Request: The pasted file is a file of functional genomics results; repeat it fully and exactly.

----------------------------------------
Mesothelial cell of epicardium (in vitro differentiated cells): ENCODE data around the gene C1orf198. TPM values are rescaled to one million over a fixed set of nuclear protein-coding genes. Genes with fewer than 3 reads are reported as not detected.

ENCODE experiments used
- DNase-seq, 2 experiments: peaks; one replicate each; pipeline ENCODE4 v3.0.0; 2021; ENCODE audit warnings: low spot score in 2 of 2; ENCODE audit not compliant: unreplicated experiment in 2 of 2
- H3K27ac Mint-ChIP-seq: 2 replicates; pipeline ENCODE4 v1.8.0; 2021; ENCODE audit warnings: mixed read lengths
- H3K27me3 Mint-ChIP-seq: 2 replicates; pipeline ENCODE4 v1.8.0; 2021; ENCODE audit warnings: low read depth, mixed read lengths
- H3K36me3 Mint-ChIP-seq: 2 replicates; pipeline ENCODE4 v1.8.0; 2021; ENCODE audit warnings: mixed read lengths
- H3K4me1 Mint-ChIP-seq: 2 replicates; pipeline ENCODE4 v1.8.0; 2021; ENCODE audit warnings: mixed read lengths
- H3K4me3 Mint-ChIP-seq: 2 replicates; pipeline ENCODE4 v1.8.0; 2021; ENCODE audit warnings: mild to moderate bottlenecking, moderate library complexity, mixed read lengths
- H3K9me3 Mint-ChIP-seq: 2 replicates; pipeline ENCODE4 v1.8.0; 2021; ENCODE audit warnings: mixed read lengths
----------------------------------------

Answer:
Mesothelial cell of epicardium (in vitro differentiated cells): ENCODE data around the gene C1orf198. TPM values are rescaled to one million over a fixed set of nuclear protein-coding genes. Genes with fewer than 3 reads are reported as not detected.

ENCODE experiments used
- DNase-seq, 2 experiments: peaks; one replicate each; pipeline ENCODE4 v3.0.0; 2021; ENCODE audit warnings: low spot score in 2 of 2; ENCODE audit not compliant: unreplicated experiment in 2 of 2
- H3K27ac Mint-ChIP-seq: 2 replicates; pipeline ENCODE4 v1.8.0; 2021; ENCODE audit warnings: mixed read lengths
- H3K27me3 Mint-ChIP-seq: 2 replicates; pipeline ENCODE4 v1.8.0; 2021; ENCODE audit warnings: low read depth, mixed read lengths
- H3K36me3 Mint-ChIP-seq: 2 replicates; pipeline ENCODE4 v1.8.0; 2021; ENCODE audit warnings: mixed read lengths
- H3K4me1 Mint-ChIP-seq: 2 replicates; pipeline ENCODE4 v1.8.0; 2021; ENCODE audit warnings: mixed read lengths
- H3K4me3 Mint-ChIP-seq: 2 replicates; pipeline ENCODE4 v1.8.0; 2021; ENCODE audit warnings: mild to moderate bottlenecking, moderate library complexity, mixed read lengths
- H3K9me3 Mint-ChIP-seq: 2 replicates; pipeline ENCODE4 v1.8.0; 2021; ENCODE audit warnings: mixed read lengths